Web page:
Tuesday, 9 April 2019

Pink: the Colour of Youth

From the middle of the 18th century, pastel colours took over in fashion from the previously favoured bright ones. Pink was amongst the new trending hues. One of the main reasons for why pink did not make its entrance onto the fashion stage earlier, is the dying process. Before chemicals were the primary source for colours in fashion, dyers had to use whatever nature had to offer. Few things are naturally pink and those that are rarely give off a colour if processed in the traditional way. However, as the 18th century wore on, techniques advanced and it became possible to achieve far greater variance in shades. It meant that whereas only the very pinnacle of society could afford pink clothing before, it became more affordable.

The very terminology of the colour pink was ambiguous. The colour "pink" did not exist until the latter half of the 18th century - at the earliest. Prior to that it was named everything from "carnation"

Madame de Pompadour appears to have had a liking for the colour; in portraits of her she is often wearing the shade and the Sèvres-porcelain she ordered had pink in it as well. Until Madame de Pompadour made the colour fashionable it was used rather as a secondary choice; it is not for nothing that the pink glaze of Sèvres was known as "Pompadour pink". She would often combine pink with another signature colour: pale blue.

Madame du Barry also had a thing for pink - however, her fascination lay more in her jewellery. In particular, she often wore a necklace of pink pearls.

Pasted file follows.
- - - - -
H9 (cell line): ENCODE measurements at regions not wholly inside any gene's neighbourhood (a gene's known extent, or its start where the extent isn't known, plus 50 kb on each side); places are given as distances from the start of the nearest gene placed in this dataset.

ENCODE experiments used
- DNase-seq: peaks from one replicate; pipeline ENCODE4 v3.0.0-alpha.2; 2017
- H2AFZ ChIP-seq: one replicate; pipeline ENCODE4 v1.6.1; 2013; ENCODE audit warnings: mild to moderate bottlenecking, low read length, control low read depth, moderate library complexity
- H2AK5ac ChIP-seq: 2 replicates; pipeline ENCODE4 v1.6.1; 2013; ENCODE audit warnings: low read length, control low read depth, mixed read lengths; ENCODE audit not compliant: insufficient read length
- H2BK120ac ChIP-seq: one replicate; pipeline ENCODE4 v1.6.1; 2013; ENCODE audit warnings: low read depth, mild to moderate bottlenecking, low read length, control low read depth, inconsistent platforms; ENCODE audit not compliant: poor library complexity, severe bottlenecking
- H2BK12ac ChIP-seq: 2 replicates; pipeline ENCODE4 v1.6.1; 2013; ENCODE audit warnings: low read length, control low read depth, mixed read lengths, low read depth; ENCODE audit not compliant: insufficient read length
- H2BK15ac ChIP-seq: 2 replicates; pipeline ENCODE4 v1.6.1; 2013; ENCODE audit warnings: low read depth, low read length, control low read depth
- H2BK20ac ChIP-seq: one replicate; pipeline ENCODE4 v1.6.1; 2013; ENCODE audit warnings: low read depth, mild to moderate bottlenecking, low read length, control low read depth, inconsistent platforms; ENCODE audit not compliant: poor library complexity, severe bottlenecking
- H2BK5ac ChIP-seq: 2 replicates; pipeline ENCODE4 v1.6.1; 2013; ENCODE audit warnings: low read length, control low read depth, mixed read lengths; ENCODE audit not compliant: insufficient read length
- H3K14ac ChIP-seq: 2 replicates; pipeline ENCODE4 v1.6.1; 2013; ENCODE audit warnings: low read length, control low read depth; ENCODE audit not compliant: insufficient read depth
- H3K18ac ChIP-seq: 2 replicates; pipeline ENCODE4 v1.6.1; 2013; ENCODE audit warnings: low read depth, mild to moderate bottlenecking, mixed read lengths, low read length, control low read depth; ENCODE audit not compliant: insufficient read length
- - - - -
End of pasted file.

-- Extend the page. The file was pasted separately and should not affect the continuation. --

Unlike today, pink was not associated with femininity - both men and women wore the colour. Likewise, both young boys and girls were dressed in it. The very symbolism of the colour was up to debate. At the time of Madame de Pompadour it was considered to be somewhat of a sensual colour which made it very appropriate for a royal mistress. However, just twenty years later it was connected with the exact opposite: innocence. 

Typically, brighter pink was worn by the younger generations. Once Marie Antoinette had reached her 30th birthday, she announced that her days of wearing pink were over. Indeed, she had been fond of the colour in her youth.

As seen in portraits - women:

Relateret billede
The Marquise de Caumont La Force
Marie Suzanne Giroust, artist

Billedresultat for 18th century portrait pink
Marie Antoinette while Archduchess of Austria

10 juin 1789: Mme la comtesse d’Artois à Saint-Cloud
The Comtesse d'Artois

Billedresultat for 18th century portrait pink
Mary, Countess Howe
Relateret billede
Madame de Pompadour
Marie Adélaide of France

As seen in portraits - men:
Comte d'Angiviller

Maurice Quentin de La Tour, Portrait de Louis Stanislas Xavier de France, comte de Provence (1762).jpg
Comte de Provence
Alexander Roslin 017.jpg
Unknown gentleman

Billedresultat for 18th century portrait pink men
Jean-Marie Vien

Tiepolo - Infante Gabriel.jpg
Infante Gabriel

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